US President Donald Trump said on Sunday the US is "locked and loaded" to respond to attacks on Saudi oil infrastructure that Washington blamed on Iran, which have sent oil prices soaring.
It is the first time the president has hinted at a potential American military response to the drone attacks, which slashed Saudi oil production by half and led both the kingdom and the United States to announce they may tap their strategic reserves.
"Saudi Arabia oil supply was attacked. There is reason to believe that we know the culprit, are locked and loaded depending on verification, but are waiting to hear from the Kingdom as to who they believe was the cause of this attack, and under what terms we would proceed!" Trump tweeted.
READ | Saudi Arabia halts production at oil plants attacked by Yemeni rebels
The Tehran-backed Huthi rebels in Yemen, where a Saudi-led coalition is bogged down in a five-year war, claimed Saturday's strikes on two plants owned by state energy giant Aramco.
But US Secretary of State Mike Pompeo pointed the finger squarely at Tehran, saying there was no evidence the "unprecedented attack on the world's energy supply" was launched from Yemen.
"The United States will work with our partners and allies to ensure that energy markets remain well supplied and Iran is held accountable for its aggression," the top US diplomat said.
That drew an angry response from Tehran, where foreign ministry spokesperson Abbas Mousavi said: "Such fruitless and blind accusations and remarks are incomprehensible and meaningless."
The remarks were designed to damage Iran's reputation and provide a pretext for "future actions" against the Islamic republic, he added.
Baghdad, caught between its two main allies - Tehran and Washington - also denied any link to the attacks amid media speculation that the drones were launched from Iraq.
Saudi de facto ruler Crown Prince Mohammed bin Salman has said the kingdom is "willing and able" to respond to this "terrorist aggression".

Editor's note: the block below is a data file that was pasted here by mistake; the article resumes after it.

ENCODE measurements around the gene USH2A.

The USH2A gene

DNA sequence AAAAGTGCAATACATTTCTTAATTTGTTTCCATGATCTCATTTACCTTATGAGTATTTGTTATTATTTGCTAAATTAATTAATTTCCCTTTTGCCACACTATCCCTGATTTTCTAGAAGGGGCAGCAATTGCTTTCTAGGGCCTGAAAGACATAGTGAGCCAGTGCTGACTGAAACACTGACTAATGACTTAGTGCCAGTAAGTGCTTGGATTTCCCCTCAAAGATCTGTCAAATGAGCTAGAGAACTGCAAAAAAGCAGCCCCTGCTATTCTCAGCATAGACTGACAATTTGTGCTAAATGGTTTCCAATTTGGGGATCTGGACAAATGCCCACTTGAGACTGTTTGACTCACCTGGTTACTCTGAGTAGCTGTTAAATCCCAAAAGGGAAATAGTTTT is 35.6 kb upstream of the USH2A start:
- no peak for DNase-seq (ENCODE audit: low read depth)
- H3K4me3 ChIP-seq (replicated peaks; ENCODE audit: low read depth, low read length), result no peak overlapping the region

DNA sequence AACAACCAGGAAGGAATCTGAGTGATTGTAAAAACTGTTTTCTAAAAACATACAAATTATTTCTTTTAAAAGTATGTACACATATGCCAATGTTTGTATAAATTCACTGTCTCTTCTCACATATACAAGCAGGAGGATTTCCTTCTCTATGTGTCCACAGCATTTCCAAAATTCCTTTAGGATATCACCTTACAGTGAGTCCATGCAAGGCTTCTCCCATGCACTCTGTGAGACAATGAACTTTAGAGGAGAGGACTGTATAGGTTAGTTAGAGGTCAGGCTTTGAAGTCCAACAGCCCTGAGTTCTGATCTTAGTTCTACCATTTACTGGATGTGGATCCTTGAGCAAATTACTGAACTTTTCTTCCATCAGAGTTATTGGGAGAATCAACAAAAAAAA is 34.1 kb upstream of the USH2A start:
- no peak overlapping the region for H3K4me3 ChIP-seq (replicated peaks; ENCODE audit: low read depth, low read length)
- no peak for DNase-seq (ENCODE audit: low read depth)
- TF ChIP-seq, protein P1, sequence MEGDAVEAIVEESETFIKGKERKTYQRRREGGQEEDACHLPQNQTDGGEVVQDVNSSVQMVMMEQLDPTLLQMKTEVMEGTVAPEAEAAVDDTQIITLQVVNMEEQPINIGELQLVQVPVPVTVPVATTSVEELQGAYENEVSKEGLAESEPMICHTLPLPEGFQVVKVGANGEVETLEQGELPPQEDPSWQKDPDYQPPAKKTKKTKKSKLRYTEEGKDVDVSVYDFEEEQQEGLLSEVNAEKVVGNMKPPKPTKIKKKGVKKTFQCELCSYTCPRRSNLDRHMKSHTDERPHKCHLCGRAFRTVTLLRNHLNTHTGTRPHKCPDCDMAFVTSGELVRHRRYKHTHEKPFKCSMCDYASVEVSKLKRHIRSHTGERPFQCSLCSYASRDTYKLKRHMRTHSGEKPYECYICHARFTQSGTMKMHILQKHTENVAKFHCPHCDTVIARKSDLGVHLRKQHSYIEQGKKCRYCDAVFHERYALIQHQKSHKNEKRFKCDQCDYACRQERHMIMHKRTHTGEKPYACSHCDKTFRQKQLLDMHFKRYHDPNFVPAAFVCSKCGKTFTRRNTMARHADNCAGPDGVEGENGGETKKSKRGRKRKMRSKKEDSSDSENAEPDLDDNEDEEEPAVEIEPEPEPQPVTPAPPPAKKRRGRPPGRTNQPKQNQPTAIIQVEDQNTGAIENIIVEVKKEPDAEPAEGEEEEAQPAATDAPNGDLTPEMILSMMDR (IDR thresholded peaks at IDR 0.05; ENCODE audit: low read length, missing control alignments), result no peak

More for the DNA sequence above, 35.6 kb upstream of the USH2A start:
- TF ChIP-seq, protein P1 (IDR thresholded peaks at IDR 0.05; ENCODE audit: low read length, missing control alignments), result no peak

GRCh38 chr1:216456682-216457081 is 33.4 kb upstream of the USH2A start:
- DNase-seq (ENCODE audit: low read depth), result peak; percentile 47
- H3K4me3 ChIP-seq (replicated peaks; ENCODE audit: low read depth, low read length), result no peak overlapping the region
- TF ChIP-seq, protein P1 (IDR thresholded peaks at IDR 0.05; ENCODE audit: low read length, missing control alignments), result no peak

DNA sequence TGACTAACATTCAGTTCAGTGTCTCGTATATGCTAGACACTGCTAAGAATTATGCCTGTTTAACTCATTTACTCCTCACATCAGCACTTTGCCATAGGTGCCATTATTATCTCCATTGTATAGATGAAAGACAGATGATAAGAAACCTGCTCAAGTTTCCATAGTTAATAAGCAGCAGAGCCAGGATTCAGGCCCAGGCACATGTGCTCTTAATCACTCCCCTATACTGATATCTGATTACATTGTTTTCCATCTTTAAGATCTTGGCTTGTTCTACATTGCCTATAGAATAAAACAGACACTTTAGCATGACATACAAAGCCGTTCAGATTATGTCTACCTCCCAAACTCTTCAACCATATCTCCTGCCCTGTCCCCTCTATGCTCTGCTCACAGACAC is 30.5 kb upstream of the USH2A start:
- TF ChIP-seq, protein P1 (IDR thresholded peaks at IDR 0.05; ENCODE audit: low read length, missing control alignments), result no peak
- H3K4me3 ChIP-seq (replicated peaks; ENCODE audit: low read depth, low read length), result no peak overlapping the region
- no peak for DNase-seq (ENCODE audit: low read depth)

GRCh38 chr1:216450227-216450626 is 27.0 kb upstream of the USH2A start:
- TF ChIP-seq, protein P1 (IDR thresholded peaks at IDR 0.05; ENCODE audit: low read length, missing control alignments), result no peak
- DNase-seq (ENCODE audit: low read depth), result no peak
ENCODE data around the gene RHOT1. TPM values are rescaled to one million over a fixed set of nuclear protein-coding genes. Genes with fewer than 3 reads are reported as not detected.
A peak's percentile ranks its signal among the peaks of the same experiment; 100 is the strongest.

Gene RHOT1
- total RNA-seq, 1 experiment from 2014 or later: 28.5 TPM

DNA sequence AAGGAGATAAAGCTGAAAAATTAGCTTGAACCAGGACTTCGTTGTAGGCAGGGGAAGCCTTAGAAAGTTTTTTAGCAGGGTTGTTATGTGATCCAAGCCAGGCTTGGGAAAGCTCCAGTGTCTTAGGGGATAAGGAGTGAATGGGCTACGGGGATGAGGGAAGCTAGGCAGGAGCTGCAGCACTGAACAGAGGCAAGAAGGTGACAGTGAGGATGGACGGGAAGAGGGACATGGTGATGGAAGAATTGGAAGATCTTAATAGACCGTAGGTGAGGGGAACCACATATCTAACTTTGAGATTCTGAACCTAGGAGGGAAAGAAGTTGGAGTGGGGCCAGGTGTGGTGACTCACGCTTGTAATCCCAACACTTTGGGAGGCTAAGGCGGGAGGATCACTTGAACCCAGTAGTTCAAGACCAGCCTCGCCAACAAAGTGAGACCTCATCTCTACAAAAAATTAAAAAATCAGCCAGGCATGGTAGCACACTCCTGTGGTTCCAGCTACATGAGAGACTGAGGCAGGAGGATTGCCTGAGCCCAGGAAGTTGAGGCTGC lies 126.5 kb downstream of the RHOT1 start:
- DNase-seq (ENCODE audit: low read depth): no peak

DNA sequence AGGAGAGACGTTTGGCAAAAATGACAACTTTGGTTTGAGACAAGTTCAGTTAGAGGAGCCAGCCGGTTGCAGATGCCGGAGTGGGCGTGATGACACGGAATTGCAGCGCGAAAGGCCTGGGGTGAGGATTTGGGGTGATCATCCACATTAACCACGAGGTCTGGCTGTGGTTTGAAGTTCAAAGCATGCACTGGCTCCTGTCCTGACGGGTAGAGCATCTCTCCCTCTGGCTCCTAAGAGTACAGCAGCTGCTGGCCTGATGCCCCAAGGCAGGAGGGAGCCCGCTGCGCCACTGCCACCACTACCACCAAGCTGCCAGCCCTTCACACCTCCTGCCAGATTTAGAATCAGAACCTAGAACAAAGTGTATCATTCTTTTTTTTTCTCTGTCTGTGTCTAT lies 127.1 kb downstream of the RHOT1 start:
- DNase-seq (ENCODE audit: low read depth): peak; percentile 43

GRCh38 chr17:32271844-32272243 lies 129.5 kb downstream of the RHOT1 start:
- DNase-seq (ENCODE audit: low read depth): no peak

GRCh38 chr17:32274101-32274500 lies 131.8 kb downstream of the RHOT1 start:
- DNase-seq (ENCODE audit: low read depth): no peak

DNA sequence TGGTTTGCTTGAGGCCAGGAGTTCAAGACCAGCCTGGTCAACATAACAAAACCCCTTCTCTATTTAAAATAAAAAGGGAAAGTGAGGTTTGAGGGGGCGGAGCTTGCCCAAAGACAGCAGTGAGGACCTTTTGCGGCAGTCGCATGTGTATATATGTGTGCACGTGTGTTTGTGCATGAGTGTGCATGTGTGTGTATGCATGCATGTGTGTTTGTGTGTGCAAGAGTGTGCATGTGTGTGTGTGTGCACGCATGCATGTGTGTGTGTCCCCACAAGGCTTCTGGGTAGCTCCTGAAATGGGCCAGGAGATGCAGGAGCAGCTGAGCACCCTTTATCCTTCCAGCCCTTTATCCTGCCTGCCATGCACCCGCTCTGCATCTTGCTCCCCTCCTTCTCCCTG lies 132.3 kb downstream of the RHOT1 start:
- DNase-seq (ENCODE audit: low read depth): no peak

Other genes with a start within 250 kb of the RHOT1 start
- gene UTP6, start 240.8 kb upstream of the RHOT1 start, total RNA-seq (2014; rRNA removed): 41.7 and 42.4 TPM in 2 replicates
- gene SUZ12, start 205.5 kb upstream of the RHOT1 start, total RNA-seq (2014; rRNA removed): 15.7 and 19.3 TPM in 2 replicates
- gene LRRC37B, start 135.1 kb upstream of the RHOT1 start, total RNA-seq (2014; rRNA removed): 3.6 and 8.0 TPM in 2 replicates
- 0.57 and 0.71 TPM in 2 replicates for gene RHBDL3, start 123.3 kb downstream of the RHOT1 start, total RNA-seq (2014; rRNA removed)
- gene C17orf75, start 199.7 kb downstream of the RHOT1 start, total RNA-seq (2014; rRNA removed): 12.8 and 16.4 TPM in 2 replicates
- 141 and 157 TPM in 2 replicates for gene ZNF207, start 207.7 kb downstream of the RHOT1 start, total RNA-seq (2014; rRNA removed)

But a tit-for-tat strike on Iranian oil fields is "highly unlikely", said Middle East expert James Dorsey.
"The Saudis do not want an open conflict with Iran. The Saudis would like others to fight that war, and the others are reluctant," said Dorsey, from the S Rajaratnam School of International Studies in Singapore.
Oil prices soared by 10% in early Asia trading on Monday, while Saudi Arabia focused on restoring production at the plants.
Saturday's explosions set off fires that engulfed the Abqaiq plant, the world's largest oil processing facility, and nearby Khurais, which hosts a massive oil field.
Saudi's energy infrastructure has been hit by the Huthis many times before, but this strike was of a different order, abruptly halting 5.7 million barrels per day (bpd) or about 6% of the world's oil supply.
"The genie is out of the bottle," said Bill Farren-Price, director of the London-based RS Energy Group.
"It is now clear that Saudi and other Gulf oil facilities are vulnerable to this kind of attack, which means that the geopolitical risk premium for oil needs to rise."
No casualties were reported but the full extent of the damage was not clear.
Aramco also said it will dip into its reserves to offset the disruption. On Saturday, CEO Amin Nasser said that "work is underway" to restore production, but the incident could affect investor confidence ahead of Aramco's stock market debut.
A significant volume of oil production can be restored within days but the company would need weeks to reach full output again, Bloomberg News reported on Sunday, citing unnamed sources.
Following a phone call between Trump and Prince Mohammed, the White House condemned the attacks on "infrastructure vital to the global economy".